Sudan expresses reservation over participation in GERD talks
Sudan has expressed its reservation over participation in a meeting on the Grand Ethiopian Renaissance Dam (GERD) that was convened on Monday evening, the country's Irrigation and Water Resources Ministry said Monday.
"Based on the outcome of the tripartite ministerial meeting held on Sunday, Sudan requested the convening of a bilateral meeting with the African Union experts and observers the same day," the ministry said in a statement.
"Instead of a response to the request, Sudan received an invitation to resume the direct tripartite negotiations, which prompted it to announce reservation over participation,” the ministry added.
The ministry underscored Sudan's adherence to the negotiation process under the African Union, pursuant to the principle of "African solutions for African issues".
It also reasserted Sudan’s position about the necessity of giving a bigger role to the AU's experts to facilitate negotiations and reconcile divergent viewpoints.
After a one-month impasse, the three held a meeting on Sunday, agreeing to resume the talks under the patronage of the AU for one week, and to hold a follow-up meeting next Sunday, which will be attended by the three countries' irrigation and foreign ministers to review the outcome of the week-long round of talks.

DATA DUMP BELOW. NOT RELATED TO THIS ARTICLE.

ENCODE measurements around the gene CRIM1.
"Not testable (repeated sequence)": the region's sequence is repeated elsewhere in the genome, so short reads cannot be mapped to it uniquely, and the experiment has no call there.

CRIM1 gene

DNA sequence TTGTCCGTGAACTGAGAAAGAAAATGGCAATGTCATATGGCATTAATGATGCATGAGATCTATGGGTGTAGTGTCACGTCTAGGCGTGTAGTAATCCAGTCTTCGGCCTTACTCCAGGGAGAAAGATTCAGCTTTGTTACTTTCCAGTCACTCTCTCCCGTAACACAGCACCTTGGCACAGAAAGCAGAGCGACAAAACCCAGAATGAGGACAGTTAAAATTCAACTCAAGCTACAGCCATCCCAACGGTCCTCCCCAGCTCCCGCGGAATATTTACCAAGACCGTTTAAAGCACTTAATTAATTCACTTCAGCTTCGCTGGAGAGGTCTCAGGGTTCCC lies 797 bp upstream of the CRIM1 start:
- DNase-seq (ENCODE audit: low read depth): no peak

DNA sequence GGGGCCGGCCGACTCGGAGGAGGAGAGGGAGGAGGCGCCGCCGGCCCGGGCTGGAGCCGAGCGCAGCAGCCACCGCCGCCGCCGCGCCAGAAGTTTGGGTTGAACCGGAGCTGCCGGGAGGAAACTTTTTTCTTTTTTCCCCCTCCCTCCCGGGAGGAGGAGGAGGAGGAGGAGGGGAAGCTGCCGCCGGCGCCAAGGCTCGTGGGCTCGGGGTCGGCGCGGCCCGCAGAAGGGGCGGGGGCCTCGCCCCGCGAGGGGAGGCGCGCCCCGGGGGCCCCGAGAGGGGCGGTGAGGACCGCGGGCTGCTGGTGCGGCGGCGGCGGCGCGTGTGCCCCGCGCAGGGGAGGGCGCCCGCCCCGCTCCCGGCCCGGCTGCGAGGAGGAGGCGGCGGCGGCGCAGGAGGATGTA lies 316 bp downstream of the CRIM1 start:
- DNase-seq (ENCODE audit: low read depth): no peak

After Sudan's decision, Monday's meeting was called off by Egypt, Ethiopia and the AU observers, according to a statement issued by the Egyptian irrigation ministry, which said that "the negotiations require the participation of the three parties to reach a legally-binding agreement on the rules of filling and operating the GERD."
This is the second time Sudan has skipped AU-mediated meetings. In November, Sudan decided to not take part in a tripartite ministerial meeting that was scheduled to discuss guidelines for further negotiations, saying that the way previous talks were held proved to be "unproductive."
Egypt and Sudan have been in talks with Ethiopia for a decade to reach a legally binding agreement on the filling and operating of the near-complete $4.8 billion mega dam.
The dam has been a source of contention between the three countries since its construction began in 2011.
Cairo fears the project will significantly cut its crucial water supplies from the River Nile, while Sudan has concerns over how the reservoir will be managed. Ethiopia says the massive project, which it hopes will make it Africa’s largest power exporter, is key to its development efforts.